How to Write Great Content for the Web

By Posted 2010 Updated   BloggingGuest PostsTutorials

Guest post by Cheri M.
How to write for the web? Whether you’re a web designer tasked with creating a website, a business owner trying to flesh out what content to put on your site, a blogger writing for your many followers, or a geek with something important to share, there’s something important you should know – the average person’s retention level on the internet is much lower than when reading something printed.

Where to begin

How can you ensure that your site’s visitors will read your content, stay for a while on your site, and come back again to visit? Here are a few tips that will help:

1. Use a conversational style

Website content is different from printed matter in that you’re trying to create a relationship with your reader. The tone of your language, therefore, should be more conversational and not as if you’re writing a press release or a scholastic essay. On saying that, keep in mind that your company has an image it wants to portray and you should maintain this. If you’re a legal firm you won’t want to sound like a teenage blog.

2. Don’t overload the page with text

It’s all very well that you want to pack your site with useful information, but think of your visitors’ attention span. Reading something on the computer monitor is not as easy as reading a newspaper so don’t overwhelm your readers with a sea of text. Instead, limit your page content to about 300 to 500 words per page.

3. Break up your text into manageable chunks

Imagine seeing a web page that has a single paragraph of 500 words. Your first thought would be to move on to a different page without bothering to read what you just saw. In order to prevent your site from looking like a scholarly journal and scaring your viewers away, break up your content into several paragraphs. How to do this: when you start talking about a different concept or idea, start a new paragraph. Keep your paragraphs to about 100 words each.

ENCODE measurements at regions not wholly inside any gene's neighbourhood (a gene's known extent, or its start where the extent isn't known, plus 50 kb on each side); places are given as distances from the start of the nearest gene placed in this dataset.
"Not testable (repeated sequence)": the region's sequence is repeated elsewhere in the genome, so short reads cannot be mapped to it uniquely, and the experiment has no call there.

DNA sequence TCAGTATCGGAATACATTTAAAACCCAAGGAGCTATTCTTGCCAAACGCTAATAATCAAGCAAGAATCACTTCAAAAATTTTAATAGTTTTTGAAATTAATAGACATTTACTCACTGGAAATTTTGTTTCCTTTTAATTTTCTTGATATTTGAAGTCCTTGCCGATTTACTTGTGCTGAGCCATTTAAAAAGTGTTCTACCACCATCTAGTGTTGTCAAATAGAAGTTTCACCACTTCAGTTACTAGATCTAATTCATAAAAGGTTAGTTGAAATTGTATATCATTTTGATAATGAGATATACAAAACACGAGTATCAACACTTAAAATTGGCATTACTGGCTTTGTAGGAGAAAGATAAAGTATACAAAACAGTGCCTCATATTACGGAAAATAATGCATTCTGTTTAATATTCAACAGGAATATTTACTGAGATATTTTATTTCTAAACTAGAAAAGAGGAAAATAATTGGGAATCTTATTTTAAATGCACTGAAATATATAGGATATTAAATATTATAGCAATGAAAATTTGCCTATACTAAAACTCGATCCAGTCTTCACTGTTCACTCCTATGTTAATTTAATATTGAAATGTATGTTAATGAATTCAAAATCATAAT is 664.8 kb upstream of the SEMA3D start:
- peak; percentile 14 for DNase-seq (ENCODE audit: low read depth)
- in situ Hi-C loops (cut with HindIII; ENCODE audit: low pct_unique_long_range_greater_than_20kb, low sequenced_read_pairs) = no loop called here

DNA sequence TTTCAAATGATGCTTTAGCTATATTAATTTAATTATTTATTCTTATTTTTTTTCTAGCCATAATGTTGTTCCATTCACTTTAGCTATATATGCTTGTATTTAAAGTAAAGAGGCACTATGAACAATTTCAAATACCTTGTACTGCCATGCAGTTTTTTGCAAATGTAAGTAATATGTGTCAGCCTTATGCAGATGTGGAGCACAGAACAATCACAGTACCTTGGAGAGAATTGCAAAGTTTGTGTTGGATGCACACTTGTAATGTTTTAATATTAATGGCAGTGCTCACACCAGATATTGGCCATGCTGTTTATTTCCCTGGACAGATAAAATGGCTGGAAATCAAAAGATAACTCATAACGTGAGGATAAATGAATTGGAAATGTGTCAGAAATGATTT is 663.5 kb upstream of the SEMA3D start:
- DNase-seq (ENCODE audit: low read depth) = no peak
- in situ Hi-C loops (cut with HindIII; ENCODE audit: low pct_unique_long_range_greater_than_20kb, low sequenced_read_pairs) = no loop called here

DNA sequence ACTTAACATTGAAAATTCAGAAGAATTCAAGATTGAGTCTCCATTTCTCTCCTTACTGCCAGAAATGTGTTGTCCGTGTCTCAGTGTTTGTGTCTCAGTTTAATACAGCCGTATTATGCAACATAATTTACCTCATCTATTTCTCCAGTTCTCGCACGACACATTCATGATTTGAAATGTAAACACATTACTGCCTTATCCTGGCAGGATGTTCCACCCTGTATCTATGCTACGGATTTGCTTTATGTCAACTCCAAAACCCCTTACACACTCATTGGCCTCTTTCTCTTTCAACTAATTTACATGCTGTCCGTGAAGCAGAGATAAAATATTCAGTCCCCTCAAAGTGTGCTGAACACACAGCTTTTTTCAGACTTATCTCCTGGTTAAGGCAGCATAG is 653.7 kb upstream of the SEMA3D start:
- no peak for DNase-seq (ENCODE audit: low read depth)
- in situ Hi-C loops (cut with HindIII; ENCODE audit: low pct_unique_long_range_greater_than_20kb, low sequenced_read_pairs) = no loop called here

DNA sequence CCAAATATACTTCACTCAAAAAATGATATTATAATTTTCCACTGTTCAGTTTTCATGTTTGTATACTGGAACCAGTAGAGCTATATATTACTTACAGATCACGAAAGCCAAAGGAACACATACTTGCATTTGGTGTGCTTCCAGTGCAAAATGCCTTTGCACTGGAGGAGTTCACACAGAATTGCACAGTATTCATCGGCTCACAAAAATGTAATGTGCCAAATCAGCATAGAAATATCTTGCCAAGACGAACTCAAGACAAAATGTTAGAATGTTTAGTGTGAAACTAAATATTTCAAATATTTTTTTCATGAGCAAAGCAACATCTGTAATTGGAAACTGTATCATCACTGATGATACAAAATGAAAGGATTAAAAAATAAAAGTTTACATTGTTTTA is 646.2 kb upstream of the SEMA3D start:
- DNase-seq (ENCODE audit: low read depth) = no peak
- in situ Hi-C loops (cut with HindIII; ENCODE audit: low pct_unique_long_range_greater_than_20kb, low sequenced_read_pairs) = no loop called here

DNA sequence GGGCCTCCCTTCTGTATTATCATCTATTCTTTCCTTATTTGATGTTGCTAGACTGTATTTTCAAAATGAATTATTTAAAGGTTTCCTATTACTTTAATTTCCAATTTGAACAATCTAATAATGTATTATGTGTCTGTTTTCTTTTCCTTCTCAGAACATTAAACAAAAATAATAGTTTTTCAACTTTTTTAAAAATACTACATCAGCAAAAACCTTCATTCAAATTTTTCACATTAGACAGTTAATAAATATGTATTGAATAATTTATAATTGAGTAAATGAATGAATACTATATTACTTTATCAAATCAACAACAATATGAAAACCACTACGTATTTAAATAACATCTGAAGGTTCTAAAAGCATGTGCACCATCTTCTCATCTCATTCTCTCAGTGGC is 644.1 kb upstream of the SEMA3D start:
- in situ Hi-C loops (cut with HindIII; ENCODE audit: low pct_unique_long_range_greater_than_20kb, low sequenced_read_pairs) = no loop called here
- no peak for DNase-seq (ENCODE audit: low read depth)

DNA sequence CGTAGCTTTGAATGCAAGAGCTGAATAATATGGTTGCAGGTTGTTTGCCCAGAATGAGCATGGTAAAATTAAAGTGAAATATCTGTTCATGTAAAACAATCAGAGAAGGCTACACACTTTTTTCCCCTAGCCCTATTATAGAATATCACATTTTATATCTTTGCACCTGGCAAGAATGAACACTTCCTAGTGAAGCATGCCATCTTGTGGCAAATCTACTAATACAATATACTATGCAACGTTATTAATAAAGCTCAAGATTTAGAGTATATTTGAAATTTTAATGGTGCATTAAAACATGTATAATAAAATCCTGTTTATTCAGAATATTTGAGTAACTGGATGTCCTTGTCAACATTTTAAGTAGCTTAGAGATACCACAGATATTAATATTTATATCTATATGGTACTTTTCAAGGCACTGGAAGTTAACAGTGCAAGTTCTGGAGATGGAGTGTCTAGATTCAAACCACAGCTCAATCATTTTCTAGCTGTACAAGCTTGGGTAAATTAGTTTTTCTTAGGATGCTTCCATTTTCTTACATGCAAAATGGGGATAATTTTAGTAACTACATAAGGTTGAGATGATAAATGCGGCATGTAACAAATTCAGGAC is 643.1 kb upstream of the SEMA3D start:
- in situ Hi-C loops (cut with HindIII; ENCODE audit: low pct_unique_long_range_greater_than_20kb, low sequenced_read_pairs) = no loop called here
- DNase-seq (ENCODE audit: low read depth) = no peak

4. Use layman’s language

Try to keep your technical terms to a level that the average person will understand. A topnotch lawyer’s website is useless if its viewers can’t fathom what he’s trying to say. If you’re a geek, tone down the technical jargon. You want your viewers to stay for a while instead of scooting away as soon as they see the lingo on your first page. If you must use technical terms, explain what they mean.

5. Tailor your language to the culture of your targeted audience

Certain words in the English language take on a different meaning when you put them within a cultural context. If you’re targeting a US audience, then write using American English and not British or Australian English.

Here are a few examples:

  • potato chips (American) = crisps (British)
  • apartment (American) = flat (British)
  • elevator (American) = lift (British)
  • pants (American) = trousers (British)
  • slippers (American) = flip-flops (British) = thongs (Australian)
  • undershirt (American) = vest (British) = singlet (Australian)

6. Get to the point

When writing for the web, you’ll need to cut out the unnecessary words. Prolonged introductions, extraneous words in your adjectives and adverbs, overly long descriptions, and the use of words mined from a dictionary and which people hardly ever use anymore are pointless. The viewer will neither have the time nor patience to read all the fluff.

7. Watch for words that mean the same thing in different places